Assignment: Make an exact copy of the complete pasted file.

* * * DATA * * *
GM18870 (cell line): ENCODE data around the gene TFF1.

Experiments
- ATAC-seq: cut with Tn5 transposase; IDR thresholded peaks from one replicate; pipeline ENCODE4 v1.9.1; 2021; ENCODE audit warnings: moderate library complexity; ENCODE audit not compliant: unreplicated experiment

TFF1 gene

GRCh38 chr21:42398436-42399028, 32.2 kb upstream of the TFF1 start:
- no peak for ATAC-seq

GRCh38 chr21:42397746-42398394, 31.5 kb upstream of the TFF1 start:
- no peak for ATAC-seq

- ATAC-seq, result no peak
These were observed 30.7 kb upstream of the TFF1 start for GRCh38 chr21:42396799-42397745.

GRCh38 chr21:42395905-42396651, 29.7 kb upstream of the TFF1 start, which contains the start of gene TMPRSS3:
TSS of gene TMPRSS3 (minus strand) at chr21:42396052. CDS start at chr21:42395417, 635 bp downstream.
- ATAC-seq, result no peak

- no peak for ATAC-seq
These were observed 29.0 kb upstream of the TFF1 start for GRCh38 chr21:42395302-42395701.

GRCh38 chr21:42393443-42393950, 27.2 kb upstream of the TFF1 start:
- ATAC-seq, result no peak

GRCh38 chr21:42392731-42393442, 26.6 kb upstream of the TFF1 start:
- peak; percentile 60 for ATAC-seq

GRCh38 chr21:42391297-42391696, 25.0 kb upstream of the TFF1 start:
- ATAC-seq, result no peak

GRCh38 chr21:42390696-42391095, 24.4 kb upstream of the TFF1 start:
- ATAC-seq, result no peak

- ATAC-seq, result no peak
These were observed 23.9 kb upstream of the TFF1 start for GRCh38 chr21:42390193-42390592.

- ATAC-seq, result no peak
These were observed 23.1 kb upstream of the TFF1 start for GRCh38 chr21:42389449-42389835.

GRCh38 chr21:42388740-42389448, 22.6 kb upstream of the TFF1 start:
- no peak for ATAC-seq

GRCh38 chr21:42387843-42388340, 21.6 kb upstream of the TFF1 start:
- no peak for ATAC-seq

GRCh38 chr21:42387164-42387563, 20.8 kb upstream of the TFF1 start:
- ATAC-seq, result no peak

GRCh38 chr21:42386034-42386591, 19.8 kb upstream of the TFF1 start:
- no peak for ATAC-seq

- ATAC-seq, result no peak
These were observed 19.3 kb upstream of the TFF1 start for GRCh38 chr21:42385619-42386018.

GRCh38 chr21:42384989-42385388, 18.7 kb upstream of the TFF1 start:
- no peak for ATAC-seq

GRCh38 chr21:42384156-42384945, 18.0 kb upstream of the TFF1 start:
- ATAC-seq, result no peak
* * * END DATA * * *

GM18870 (cell line): ENCODE data around the gene TFF1.

Experiments
- ATAC-seq: cut with Tn5 transposase; IDR thresholded peaks from one replicate; pipeline ENCODE4 v1.9.1; 2021; ENCODE audit warnings: moderate library complexity; ENCODE audit not compliant: unreplicated experiment

TFF1 gene

GRCh38 chr21:42398436-42399028, 32.2 kb upstream of the TFF1 start:
- no peak for ATAC-seq

GRCh38 chr21:42397746-42398394, 31.5 kb upstream of the TFF1 start:
- no peak for ATAC-seq

- ATAC-seq, result no peak
These were observed 30.7 kb upstream of the TFF1 start for GRCh38 chr21:42396799-42397745.

GRCh38 chr21:42395905-42396651, 29.7 kb upstream of the TFF1 start, which contains the start of gene TMPRSS3:
TSS of gene TMPRSS3 (minus strand) at chr21:42396052. CDS start at chr21:42395417, 635 bp downstream.
- ATAC-seq, result no peak

- no peak for ATAC-seq
These were observed 29.0 kb upstream of the TFF1 start for GRCh38 chr21:42395302-42395701.

GRCh38 chr21:42393443-42393950, 27.2 kb upstream of the TFF1 start:
- ATAC-seq, result no peak

GRCh38 chr21:42392731-42393442, 26.6 kb upstream of the TFF1 start:
- peak; percentile 60 for ATAC-seq

GRCh38 chr21:42391297-42391696, 25.0 kb upstream of the TFF1 start:
- ATAC-seq, result no peak

GRCh38 chr21:42390696-42391095, 24.4 kb upstream of the TFF1 start:
- ATAC-seq, result no peak

- ATAC-seq, result no peak
These were observed 23.9 kb upstream of the TFF1 start for GRCh38 chr21:42390193-42390592.

- ATAC-seq, result no peak
These were observed 23.1 kb upstream of the TFF1 start for GRCh38 chr21:42389449-42389835.

GRCh38 chr21:42388740-42389448, 22.6 kb upstream of the TFF1 start:
- no peak for ATAC-seq

GRCh38 chr21:42387843-42388340, 21.6 kb upstream of the TFF1 start:
- no peak for ATAC-seq

GRCh38 chr21:42387164-42387563, 20.8 kb upstream of the TFF1 start:
- ATAC-seq, result no peak

GRCh38 chr21:42386034-42386591, 19.8 kb upstream of the TFF1 start:
- no peak for ATAC-seq

- ATAC-seq, result no peak
These were observed 19.3 kb upstream of the TFF1 start for GRCh38 chr21:42385619-42386018.

GRCh38 chr21:42384989-42385388, 18.7 kb upstream of the TFF1 start:
- no peak for ATAC-seq

GRCh38 chr21:42384156-42384945, 18.0 kb upstream of the TFF1 start:
- ATAC-seq, result no peak